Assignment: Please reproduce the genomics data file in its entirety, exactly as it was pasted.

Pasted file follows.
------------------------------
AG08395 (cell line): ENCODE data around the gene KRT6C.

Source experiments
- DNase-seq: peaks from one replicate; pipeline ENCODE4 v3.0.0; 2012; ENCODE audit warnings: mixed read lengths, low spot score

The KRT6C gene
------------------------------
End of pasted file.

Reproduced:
AG08395 (cell line): ENCODE data around the gene KRT6C.

Source experiments
- DNase-seq: peaks from one replicate; pipeline ENCODE4 v3.0.0; 2012; ENCODE audit warnings: mixed read lengths, low spot score

The KRT6C gene